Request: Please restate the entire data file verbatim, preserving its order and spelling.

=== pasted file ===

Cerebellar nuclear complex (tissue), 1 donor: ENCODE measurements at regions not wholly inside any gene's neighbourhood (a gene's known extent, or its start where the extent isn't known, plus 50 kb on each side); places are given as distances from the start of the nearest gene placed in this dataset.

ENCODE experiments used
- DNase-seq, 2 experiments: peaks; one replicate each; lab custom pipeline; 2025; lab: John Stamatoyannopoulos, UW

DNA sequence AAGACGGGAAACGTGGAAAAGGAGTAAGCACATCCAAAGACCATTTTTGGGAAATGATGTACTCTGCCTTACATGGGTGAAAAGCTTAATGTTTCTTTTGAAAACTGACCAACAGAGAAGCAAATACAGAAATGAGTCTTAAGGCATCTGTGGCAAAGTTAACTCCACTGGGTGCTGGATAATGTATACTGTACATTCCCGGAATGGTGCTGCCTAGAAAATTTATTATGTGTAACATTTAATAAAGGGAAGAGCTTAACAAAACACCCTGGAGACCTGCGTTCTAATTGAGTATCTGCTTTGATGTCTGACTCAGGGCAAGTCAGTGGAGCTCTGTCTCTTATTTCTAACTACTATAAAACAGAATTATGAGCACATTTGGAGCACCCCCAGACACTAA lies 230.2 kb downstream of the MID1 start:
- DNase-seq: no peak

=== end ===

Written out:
Cerebellar nuclear complex (tissue), 1 donor: ENCODE measurements at regions not wholly inside any gene's neighbourhood (a gene's known extent, or its start where the extent isn't known, plus 50 kb on each side); places are given as distances from the start of the nearest gene placed in this dataset.

ENCODE experiments used
- DNase-seq, 2 experiments: peaks; one replicate each; lab custom pipeline; 2025; lab: John Stamatoyannopoulos, UW

DNA sequence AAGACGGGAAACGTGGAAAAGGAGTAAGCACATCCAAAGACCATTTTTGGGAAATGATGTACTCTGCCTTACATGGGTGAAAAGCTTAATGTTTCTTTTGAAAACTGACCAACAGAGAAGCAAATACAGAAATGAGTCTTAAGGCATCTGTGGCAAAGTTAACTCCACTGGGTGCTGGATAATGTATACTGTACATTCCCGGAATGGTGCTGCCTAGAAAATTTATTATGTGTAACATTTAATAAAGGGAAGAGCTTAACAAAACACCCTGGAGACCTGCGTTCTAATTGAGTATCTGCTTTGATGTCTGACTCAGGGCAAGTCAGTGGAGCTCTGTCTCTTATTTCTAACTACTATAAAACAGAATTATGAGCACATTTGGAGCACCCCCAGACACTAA lies 230.2 kb downstream of the MID1 start:
- DNase-seq: no peak